The other thing that made a significant improvement was the shield. In some instances, I've heard other cables sound worse with a shield. I'm not sure if that is because it's multi stranded, or if it's connected at both ends. In the Silver Stealth, it is simple and effective - a single piece of silver wrapped on the other side of the duo of silvers, but open circuited at one end. This makes a -/+/- sandwich but still keeps the shielding solid core and high coverage. Over the effective surface area of the conductors, there is only 5% not covered on the sides. Avoiding the multistrand earth I believe is the right thing to do.

Which brings me to multi strand cables. I believe you can lose image precision, depth and focus with multi strand designs - this can happen because the cables do not establish optimal fields between opposing conductors (earth and active). Worse still in designs where the conductors touch each other along their length, the signal path has no defined direction and smearing will occur. That's an engineering and subjective judgement, based on my observation and listening.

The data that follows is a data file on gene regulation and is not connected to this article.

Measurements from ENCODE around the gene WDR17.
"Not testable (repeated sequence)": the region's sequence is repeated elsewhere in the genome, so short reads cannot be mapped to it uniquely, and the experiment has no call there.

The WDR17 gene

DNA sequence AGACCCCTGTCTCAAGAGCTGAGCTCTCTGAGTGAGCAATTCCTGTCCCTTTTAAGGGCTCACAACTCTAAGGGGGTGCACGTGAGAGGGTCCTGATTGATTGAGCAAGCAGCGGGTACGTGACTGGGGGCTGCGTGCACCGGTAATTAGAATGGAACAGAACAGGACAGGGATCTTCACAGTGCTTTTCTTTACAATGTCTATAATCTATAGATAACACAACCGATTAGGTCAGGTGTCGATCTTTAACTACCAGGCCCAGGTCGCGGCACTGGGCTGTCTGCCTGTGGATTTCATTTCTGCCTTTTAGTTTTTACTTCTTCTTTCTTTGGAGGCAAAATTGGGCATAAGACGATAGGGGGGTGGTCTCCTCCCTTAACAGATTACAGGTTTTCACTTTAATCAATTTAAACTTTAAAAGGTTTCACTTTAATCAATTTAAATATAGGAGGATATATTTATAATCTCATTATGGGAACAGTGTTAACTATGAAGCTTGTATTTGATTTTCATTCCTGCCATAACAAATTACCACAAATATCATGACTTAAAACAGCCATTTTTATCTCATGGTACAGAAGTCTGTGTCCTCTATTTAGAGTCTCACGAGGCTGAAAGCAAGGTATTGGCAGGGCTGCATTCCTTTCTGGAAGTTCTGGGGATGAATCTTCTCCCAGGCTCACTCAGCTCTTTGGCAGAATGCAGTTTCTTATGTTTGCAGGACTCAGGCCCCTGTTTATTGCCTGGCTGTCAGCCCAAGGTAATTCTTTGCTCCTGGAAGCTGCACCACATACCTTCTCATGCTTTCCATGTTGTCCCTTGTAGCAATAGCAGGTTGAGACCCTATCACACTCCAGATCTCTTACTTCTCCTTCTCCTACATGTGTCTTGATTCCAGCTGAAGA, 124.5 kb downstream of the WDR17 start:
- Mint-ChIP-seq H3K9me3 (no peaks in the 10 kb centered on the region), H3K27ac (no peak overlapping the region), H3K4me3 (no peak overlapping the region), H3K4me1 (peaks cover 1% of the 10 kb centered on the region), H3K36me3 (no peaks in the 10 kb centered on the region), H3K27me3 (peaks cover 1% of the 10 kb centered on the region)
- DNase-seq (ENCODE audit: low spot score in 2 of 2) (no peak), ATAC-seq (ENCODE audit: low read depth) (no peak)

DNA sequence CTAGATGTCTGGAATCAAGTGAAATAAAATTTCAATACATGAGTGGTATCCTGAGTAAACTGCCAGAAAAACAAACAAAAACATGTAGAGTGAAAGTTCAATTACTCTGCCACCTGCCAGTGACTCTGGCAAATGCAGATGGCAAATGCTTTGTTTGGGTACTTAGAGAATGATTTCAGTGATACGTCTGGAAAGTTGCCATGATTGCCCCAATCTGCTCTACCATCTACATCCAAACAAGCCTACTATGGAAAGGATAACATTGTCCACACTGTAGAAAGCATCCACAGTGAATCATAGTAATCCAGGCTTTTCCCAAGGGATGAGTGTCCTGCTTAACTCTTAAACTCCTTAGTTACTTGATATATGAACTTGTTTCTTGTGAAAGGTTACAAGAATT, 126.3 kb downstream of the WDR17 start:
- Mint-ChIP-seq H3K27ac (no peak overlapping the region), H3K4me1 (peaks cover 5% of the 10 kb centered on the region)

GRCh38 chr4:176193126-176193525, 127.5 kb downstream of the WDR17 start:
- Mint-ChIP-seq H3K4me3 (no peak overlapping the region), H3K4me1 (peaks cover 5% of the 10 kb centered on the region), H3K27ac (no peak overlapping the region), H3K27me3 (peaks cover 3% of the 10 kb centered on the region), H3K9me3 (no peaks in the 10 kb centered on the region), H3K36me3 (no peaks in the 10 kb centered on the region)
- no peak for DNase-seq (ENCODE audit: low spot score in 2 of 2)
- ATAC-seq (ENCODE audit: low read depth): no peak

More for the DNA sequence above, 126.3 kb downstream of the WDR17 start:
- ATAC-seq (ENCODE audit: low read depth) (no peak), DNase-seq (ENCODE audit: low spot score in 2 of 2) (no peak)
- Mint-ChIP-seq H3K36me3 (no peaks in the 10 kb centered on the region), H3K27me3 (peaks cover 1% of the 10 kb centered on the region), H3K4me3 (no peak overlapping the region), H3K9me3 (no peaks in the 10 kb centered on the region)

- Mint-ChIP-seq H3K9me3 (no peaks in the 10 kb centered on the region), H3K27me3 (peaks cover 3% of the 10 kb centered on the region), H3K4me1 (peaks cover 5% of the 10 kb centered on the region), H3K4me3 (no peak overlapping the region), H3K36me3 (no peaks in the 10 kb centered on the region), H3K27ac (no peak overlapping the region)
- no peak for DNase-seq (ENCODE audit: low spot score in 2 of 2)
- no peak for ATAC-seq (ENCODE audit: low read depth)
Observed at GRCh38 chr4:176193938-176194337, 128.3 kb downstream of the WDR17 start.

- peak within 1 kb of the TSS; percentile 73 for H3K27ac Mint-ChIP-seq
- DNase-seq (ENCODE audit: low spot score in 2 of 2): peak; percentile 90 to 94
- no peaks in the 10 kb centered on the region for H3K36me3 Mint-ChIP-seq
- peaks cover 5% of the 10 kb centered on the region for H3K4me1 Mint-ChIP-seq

Lastly I've found a very sexy covering to compliment the design which is robust, is resistant to fraying and even fire retardant. The end assembly looks as good as it sounds.

This silver can also be used in biwiring to mid/tweeters for speaker cable, a few of my customers have done this in conjunction with the 3mm sq Silver Stealth Speaker Cable for the woofer for truly awesome bass. The latter, not yet released on Hugh's site should be around $350/2m kitset. Pretty good value considering there's around 7x more silver in the speaker kitset.